Dietary magnesium deficiency impairs hippocampus-dependent memories without changes in the spine density and morphology of hippocampal neurons in mice.
Brain Res Bull. 2019 Jan ;144:149-157. Epub 2018 Nov 27. PMID: 30500564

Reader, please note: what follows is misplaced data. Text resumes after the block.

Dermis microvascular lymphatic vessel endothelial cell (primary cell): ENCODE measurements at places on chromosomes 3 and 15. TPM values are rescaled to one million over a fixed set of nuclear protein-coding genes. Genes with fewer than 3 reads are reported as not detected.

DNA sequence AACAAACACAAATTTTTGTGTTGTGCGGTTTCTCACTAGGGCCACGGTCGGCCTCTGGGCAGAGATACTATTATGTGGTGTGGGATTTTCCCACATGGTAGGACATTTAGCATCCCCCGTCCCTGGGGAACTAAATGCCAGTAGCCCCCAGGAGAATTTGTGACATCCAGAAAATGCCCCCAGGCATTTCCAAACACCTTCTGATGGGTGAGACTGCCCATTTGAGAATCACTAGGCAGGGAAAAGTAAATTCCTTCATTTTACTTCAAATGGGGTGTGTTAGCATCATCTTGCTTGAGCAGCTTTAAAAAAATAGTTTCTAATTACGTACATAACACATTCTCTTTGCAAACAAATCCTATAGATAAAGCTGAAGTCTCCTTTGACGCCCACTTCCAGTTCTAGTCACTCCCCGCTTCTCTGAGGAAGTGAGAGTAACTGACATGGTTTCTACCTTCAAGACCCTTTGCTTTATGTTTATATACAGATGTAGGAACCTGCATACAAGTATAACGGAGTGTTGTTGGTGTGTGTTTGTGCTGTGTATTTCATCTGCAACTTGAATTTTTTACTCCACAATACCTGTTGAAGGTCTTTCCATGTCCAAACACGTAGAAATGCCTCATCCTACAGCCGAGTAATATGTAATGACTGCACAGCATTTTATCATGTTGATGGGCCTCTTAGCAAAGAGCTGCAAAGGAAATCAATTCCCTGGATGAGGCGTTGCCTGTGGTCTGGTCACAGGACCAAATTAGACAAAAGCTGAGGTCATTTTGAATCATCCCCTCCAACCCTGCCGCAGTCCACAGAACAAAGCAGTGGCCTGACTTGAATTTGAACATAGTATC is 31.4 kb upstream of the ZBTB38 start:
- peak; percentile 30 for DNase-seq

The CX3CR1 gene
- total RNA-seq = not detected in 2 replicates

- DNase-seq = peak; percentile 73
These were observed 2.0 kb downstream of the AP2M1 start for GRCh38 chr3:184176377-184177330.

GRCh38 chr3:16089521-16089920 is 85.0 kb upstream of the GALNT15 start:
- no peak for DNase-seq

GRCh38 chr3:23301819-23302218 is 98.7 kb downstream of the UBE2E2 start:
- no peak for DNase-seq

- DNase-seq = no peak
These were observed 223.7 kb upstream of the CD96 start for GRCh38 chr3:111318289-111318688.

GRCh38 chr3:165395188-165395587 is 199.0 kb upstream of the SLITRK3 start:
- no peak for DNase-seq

Magnesium (Mg) is an essential mineral for maintaining biological functions. One major action of Mgin the brain is modulating the voltage-dependent blockade of N-methyl-d-aspartate type glutamate receptors, thereby controlling their opening, which is crucial for synaptic plasticity. Therefore, Mghas been shown to play critical roles in learning and memory, and synaptic plasticity. However, the effects of dietary Mgdeficiency (MgD) on learning and memory and the morphology of neurons contributing to memory performance have not been examined in depth. Here, we show that MgD impairs hippocampus-dependent memories in mice. Mice fed an MgD diet showed deficits in hippocampus-dependent contextual fear, spatial and social recognition memories, although they showed normal amygdala- and insular cortex-dependent conditioned taste aversion memory, locomotor activity, and emotional behaviors such as anxiety-related and social behaviors. However, MgD mice showed normal spine density and morphology of hippocampal neurons. These findings suggest that MgD impairs hippocampus-dependent memory without affecting the morphology of hippocampal neurons.